If at First You Don’t Succeed…
Photographers are crazy. Pounds upon pounds of equipment cannot weigh us down or stop us from climbing a mountain. We forgo meals for photographic opportunity, only eating hours after the sun has finally set and we have trekked back to camp. It is this the passion that drives us. It can make us bake in the heat for hours hoping to spot a lion, stand on top of a desolate, freezing mountain in the wee hours of the night, waiting for 30 minute star trail exposures, and then trying again when they’re not perfect, or trudge through newly fallen Central Park snow at 4am to be sure to make it to the castle before dawn.
Unfortunately, sometimes things do not work out perfectly. Sometimes the lion doesn’t come, or you are late for the sunrise, or the weather, despite the forecast, has dampened the sunrise. The sting of a missed opportunity is downright disappointing, and it’s easy to let it ruin your day.
Two days ago, I took my first hot air balloon ride, over the beautifully unique Cappadocia region of Turkey. With mountains, valleys, fairy chimneys and other rock formations, and hundreds of multicolored balloons flying above them, this was to be the pinnacle, and final piece of my Turkish excursion. I planned for weeks and watched the weather closely. Through some local contacts, I tracked down the best company, and its best pilot. Everything was planned to a T.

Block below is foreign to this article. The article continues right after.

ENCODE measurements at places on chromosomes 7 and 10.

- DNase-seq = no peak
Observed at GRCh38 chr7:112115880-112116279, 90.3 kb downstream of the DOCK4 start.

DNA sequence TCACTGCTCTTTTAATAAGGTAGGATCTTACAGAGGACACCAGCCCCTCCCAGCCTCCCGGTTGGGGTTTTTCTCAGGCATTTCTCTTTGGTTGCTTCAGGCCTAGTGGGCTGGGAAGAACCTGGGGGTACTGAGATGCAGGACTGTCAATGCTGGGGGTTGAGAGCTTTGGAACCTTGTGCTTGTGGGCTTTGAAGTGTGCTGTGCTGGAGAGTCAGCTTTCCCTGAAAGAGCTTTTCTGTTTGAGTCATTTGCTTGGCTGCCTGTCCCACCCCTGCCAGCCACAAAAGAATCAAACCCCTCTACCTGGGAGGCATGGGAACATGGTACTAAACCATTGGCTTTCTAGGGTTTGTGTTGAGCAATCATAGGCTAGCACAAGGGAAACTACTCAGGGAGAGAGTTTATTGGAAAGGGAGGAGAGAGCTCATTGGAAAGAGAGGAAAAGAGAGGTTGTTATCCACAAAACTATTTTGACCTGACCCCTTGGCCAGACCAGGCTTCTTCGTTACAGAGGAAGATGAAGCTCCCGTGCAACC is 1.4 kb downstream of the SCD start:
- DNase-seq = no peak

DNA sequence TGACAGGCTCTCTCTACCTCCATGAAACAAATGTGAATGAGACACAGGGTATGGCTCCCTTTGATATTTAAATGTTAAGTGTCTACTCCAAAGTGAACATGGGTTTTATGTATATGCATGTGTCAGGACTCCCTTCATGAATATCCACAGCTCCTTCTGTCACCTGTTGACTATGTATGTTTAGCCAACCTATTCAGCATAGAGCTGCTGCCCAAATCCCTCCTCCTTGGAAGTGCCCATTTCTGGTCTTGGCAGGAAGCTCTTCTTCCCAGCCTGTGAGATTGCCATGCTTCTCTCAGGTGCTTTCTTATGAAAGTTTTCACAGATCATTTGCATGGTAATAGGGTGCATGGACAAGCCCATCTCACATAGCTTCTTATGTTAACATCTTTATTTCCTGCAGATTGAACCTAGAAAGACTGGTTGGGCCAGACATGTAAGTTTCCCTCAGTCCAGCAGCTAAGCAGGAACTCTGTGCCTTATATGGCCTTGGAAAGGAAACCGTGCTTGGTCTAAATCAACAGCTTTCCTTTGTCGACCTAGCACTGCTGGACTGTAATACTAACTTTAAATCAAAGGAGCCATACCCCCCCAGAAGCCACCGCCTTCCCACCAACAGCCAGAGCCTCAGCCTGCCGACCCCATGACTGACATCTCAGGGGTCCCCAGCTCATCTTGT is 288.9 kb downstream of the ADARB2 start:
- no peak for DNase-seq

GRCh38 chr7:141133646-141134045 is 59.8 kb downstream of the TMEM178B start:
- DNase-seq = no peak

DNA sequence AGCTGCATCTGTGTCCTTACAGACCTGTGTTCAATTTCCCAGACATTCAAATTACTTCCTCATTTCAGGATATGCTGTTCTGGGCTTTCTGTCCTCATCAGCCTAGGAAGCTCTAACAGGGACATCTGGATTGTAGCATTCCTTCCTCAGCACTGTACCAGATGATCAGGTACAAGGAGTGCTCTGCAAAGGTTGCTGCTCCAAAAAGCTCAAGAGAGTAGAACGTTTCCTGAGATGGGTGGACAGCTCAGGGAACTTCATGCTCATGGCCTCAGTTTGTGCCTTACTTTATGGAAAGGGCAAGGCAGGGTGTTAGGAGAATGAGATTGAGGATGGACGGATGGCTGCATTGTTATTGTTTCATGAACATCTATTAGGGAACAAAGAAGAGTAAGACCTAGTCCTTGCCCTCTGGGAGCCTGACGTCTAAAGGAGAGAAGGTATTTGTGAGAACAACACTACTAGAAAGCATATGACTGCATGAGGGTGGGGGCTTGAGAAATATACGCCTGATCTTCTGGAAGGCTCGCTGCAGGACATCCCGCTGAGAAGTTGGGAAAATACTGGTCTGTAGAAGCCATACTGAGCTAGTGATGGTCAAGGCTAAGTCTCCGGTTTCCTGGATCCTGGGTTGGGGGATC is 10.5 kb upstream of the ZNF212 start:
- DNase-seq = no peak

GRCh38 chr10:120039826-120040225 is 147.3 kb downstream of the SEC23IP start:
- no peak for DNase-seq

But try as we might, photographers, we cannot control the weather.
Though the skies were crystal clear when I awoke at 4:15, a looming black cloud slowly rolled in. It positioned itself, with great purpose, directly over the valleys of Cappadocia, where the balloons fly. Far off in the distance I could see a hint of color and light on the edges of mountains, where the cloud dissipated towards the horizon, but above me there was no blue, or pink, or orange, and below there was only grey, only flat. One hour later, right on cue, as our balloon touched down, the skies opened again. It seemed to happen in a flash. Where had the clouds gone? Apparently I was not meant to photograph Cappadocia from the air. For the day I resigned to the fact that this was one amazing opportunity I would just have to miss out on, and started mentally planning my schedule and bus ride back to Istanbul for the following evening. Destiny had intervened, and the decision was made for me. But I never believed in destiny anyway, and I wanted photographs.
Not ready to pay the relatively large fee for another balloon ride which might easily turn out the same way, I decided to explore other options. I asked the reception man at the Shoestring Hostel if he knew anybody at the balloon companies, and if they might be interested in having a professional photographer on board. He told me he would look into it, but didn’t sound hopeful. As I walked away, it seems, a lightbulb went on. “Wait!” he shouted. “You’re a photographer?” he continued, as if he’d only just realized what was going on. He explained that the hostel itself might be interested in my services. Within 5 minutes, the boss had arrived. After another 5, I had a free room for the night, free lunch, dinner, and drinks, and (drumroll please) a free hot air balloon ride for the following morning. That morning was yesterday, and it couldn’t have been a clearer, more beautiful day. Plus, some cool cave hotel photographs don’t hurt either.
Never give up, photographers.